How bad is western music? Chimps in a study published by the Journal of Experimental Psychology: Animal Learning and Cognition preferred silence - yet they liked music from Africa.
And music from India. What is the reason for that?
Music in the east is structured differently, notation is everything from Swara Kalana to Chôngganbo, but African music is not all that different. Why would chimps like it more? It may be tempo. The current findings say this may be the first to show that they display a preference for particular rhythmic patterns. If the authors aren't sure, none of the rest of the world can be.
"Past research has focused only on Western music and has not addressed the very different acoustic features of non-Western music. While nonhuman primates have previously indicated a preference among music choices, they have consistently chosen silence over the types of music previously tested," said study co-author Frans de Waal, PhD, of Emory University.
When African and Indian music was played near their large outdoor enclosures, the chimps spent significantly more time in areas where they could best hear the music. When Japanese music was played, they were more likely to be found in spots where it was more difficult or impossible to hear the music. The African and Indian music in the experiment had extreme ratios of strong to weak beats, whereas the Japanese music had regular strong beats, which is also typical of Western music.
"Chimpanzees may perceive the strong, predictable rhythmic patterns as threatening, as chimpanzee dominance displays commonly incorporate repeated rhythmic sounds such as stomping, clapping and banging objects," said de Waal.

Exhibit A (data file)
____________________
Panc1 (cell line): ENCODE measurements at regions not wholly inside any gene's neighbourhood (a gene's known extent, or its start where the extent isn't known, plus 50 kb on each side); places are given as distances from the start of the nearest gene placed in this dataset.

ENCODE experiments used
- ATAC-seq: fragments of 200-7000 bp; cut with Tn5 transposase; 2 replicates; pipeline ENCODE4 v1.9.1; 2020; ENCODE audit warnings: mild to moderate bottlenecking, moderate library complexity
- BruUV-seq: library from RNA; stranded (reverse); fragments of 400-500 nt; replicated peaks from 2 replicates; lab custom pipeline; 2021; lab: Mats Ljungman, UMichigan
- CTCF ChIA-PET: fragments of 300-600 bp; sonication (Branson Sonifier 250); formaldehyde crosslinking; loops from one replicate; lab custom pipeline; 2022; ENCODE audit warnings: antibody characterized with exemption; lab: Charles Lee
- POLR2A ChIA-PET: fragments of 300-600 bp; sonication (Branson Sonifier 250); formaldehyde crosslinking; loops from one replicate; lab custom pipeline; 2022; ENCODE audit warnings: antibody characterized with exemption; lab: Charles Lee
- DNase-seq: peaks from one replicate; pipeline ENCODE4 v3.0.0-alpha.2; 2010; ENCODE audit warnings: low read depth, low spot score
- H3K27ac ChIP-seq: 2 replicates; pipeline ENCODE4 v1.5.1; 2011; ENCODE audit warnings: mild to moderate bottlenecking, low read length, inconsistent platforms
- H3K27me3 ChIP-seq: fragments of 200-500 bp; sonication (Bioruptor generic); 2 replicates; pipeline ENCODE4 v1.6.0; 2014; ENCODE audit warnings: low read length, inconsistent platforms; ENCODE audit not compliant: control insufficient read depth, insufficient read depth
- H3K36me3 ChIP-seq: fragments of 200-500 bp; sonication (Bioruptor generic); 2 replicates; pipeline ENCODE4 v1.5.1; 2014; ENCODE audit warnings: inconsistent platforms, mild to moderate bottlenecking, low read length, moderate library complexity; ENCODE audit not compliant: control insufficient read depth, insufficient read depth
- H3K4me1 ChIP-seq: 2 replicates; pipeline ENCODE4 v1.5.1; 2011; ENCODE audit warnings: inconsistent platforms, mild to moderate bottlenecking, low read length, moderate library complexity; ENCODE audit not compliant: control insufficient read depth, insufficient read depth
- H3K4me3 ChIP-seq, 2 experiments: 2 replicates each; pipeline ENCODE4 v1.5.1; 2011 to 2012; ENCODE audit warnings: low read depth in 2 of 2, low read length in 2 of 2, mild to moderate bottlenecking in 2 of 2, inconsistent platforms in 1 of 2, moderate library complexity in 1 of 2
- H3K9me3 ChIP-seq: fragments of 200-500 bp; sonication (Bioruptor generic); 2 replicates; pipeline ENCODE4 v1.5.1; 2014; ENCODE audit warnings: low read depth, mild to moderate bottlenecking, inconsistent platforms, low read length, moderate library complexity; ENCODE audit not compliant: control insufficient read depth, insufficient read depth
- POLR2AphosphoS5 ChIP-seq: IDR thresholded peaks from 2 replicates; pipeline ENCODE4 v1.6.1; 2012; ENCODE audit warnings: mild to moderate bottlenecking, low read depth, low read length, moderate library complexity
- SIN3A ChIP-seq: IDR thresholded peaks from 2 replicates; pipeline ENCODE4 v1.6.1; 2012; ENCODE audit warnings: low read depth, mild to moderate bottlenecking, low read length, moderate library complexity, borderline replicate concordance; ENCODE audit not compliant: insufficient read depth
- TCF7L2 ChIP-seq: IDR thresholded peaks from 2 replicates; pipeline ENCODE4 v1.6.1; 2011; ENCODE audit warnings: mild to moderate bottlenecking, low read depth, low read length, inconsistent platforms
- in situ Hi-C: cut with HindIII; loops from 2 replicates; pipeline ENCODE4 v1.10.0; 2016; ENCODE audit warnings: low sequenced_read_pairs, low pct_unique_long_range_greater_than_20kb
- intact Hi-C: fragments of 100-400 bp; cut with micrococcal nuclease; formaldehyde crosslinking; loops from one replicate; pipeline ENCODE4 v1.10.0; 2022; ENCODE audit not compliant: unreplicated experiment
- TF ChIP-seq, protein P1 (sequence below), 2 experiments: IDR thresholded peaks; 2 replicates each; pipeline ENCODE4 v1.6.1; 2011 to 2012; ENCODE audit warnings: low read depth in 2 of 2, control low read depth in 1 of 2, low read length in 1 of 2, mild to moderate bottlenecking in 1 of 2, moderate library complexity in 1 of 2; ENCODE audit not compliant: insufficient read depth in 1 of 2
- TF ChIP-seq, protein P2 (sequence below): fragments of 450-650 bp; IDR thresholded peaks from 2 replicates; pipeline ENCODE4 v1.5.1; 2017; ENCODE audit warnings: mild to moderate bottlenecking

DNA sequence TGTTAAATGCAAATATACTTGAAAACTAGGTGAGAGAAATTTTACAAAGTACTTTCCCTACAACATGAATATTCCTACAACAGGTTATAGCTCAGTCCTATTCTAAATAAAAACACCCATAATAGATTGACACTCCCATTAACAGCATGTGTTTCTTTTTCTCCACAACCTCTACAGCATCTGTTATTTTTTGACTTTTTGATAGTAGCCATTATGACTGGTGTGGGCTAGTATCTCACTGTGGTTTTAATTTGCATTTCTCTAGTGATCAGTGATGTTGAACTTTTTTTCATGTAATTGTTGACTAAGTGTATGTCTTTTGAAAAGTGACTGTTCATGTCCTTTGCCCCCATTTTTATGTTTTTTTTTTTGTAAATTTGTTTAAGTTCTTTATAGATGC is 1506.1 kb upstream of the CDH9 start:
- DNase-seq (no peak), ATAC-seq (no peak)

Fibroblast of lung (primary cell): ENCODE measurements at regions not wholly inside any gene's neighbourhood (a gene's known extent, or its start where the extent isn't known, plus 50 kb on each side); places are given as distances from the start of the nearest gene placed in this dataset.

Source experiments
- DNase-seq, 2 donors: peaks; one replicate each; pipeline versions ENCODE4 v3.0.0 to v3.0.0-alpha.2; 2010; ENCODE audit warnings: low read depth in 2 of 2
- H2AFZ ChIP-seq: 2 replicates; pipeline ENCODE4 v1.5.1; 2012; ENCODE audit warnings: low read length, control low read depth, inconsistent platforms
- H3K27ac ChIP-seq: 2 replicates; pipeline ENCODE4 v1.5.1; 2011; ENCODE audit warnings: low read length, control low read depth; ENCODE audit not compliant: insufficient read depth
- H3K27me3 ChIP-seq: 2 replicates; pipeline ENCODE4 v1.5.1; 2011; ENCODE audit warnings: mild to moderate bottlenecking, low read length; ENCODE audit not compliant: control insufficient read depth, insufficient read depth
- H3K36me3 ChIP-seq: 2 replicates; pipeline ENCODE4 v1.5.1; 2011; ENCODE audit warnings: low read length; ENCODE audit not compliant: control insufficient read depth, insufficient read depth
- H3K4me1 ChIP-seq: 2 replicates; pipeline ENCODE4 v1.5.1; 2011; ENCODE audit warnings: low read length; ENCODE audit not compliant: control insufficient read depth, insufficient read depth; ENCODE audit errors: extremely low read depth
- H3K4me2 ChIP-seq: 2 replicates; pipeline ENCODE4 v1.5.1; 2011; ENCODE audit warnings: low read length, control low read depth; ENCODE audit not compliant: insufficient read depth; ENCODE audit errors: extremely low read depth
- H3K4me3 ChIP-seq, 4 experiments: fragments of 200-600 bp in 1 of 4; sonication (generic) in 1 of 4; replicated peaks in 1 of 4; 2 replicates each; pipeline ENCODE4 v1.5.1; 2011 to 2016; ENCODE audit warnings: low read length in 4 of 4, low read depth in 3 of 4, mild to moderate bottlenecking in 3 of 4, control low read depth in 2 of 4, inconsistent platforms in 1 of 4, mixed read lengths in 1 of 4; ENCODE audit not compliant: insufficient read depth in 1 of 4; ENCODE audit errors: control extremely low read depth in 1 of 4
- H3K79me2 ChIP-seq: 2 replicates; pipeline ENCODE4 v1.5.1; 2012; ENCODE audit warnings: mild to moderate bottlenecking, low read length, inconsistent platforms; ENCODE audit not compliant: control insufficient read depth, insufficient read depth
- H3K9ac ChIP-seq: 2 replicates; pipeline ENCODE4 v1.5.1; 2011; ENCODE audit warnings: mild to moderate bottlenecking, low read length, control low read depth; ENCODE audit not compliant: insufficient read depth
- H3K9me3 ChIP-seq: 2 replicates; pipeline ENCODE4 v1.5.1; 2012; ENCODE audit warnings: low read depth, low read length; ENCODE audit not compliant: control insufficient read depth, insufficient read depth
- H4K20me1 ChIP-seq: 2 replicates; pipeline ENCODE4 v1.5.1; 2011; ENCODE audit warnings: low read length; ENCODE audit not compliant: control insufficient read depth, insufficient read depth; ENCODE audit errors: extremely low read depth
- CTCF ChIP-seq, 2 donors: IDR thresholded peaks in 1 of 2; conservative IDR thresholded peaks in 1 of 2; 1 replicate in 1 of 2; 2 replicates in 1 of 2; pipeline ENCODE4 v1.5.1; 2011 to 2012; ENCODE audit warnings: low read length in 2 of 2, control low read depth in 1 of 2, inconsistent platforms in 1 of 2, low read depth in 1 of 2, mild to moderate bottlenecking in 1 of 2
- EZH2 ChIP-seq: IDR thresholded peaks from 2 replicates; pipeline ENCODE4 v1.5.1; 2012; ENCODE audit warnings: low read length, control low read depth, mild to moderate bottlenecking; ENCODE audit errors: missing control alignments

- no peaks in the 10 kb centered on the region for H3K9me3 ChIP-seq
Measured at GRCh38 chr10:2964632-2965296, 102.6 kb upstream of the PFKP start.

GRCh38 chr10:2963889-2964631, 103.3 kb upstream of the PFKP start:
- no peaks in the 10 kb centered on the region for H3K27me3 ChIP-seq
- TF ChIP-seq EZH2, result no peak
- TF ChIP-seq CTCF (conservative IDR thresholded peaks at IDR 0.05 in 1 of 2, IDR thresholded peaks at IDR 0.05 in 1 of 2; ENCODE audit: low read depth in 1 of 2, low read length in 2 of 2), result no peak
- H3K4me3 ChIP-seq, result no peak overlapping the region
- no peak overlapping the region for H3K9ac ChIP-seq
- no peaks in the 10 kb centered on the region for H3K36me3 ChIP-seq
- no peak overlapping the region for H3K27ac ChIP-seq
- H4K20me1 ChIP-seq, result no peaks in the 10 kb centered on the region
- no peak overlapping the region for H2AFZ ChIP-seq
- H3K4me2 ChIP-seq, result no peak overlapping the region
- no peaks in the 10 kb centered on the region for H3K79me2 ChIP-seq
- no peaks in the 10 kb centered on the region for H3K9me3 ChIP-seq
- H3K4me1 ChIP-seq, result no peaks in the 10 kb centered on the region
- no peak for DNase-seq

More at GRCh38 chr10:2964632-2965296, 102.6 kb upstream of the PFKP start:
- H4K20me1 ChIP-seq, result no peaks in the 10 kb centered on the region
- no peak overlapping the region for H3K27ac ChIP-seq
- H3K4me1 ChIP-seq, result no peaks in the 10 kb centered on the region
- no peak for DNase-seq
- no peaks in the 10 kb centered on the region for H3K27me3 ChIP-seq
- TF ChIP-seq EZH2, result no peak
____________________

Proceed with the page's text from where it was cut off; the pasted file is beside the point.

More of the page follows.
Sixteen adult chimps in two groups participated in the experiment at the Yerkes National Primate Research Center at Emory University. Over 12 consecutive days for 40 minutes each morning, the groups were given the opportunity to listen to African, Indian or Japanese music playing on a portable stereo near their outdoor enclosure. Another portable stereo not playing any music was located at a different spot near the enclosure to rule out behavior that might be associated with an object rather than the music.
The different types of music were at the same volume but played in random order. Each day, researchers observed the chimps and recorded their location every two minutes with handwritten notes. They also videotaped the activity in the enclosure. The chimps' behavior when the music was played was compared to their behavior with no music.
"Chimpanzees displaying a preference for music over silence is compelling evidence that our shared evolutionary histories may include favoring sounds outside of both humans' and chimpanzees' immediate survival cues," said lead author Morgan Mingle, BA, of Emory and Southwestern University in Austin. "Our study highlights the importance of sampling across the gamut of human music to potentially identify features that could have a shared evolutionary root."